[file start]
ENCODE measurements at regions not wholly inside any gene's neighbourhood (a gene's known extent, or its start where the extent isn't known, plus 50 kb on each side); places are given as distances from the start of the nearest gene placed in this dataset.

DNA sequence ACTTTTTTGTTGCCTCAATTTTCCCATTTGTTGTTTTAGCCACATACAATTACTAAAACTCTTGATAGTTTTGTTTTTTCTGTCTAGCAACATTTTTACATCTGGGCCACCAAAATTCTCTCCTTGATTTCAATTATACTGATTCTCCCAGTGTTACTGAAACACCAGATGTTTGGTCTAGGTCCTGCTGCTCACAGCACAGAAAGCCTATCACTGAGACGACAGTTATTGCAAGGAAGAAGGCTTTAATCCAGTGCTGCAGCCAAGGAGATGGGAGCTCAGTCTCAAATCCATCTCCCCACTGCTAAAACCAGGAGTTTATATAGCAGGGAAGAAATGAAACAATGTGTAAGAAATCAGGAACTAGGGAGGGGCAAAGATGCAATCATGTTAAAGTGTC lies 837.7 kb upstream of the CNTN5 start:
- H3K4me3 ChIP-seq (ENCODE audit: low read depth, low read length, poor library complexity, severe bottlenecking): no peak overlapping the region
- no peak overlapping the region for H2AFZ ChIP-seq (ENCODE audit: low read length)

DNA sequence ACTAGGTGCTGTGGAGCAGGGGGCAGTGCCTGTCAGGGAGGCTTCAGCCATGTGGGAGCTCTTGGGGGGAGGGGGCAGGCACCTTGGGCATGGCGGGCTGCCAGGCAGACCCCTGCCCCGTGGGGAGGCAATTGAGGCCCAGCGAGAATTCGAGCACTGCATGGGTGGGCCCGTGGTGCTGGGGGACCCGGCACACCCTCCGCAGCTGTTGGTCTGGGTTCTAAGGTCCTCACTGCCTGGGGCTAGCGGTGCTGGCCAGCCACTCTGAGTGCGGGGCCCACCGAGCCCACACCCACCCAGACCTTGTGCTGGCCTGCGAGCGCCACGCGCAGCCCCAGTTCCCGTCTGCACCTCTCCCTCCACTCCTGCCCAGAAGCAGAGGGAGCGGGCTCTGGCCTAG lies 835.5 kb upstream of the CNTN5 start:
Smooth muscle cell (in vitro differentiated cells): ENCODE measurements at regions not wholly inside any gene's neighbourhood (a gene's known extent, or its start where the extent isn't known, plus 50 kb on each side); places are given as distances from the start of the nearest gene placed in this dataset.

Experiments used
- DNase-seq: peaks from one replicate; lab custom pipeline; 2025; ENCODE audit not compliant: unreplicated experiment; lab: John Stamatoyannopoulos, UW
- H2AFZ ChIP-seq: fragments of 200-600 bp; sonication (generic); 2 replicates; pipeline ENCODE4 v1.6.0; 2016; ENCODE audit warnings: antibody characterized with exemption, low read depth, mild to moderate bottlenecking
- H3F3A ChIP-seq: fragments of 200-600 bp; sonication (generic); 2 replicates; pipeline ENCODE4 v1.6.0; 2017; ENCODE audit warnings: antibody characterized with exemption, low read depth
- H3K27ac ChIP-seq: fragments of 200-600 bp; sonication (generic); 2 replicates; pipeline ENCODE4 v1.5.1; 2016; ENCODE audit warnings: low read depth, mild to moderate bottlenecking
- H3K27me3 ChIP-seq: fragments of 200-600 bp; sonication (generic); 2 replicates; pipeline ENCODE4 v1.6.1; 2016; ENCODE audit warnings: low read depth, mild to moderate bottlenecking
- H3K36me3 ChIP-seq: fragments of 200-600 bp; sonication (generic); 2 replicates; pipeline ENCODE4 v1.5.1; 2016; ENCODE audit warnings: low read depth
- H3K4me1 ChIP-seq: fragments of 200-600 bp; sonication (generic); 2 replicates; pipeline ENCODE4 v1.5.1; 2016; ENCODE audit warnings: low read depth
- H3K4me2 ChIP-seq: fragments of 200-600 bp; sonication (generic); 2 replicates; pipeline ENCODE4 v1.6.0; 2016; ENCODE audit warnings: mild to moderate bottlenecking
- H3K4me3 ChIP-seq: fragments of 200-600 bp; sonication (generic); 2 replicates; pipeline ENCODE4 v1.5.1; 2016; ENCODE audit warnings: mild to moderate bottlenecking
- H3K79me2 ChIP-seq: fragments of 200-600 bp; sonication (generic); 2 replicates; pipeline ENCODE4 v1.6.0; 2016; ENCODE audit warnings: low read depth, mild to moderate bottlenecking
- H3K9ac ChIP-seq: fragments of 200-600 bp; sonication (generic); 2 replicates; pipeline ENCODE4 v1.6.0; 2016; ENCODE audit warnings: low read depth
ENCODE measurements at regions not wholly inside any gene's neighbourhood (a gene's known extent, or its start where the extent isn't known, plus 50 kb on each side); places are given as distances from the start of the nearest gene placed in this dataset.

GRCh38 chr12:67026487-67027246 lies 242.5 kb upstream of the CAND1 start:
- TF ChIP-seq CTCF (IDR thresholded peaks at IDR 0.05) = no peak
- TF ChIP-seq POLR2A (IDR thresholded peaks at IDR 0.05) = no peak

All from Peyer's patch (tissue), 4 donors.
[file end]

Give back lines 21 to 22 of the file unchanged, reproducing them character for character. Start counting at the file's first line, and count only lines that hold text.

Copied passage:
- TF ChIP-seq CTCF (IDR thresholded peaks at IDR 0.05) = no peak
- TF ChIP-seq POLR2A (IDR thresholded peaks at IDR 0.05) = no peak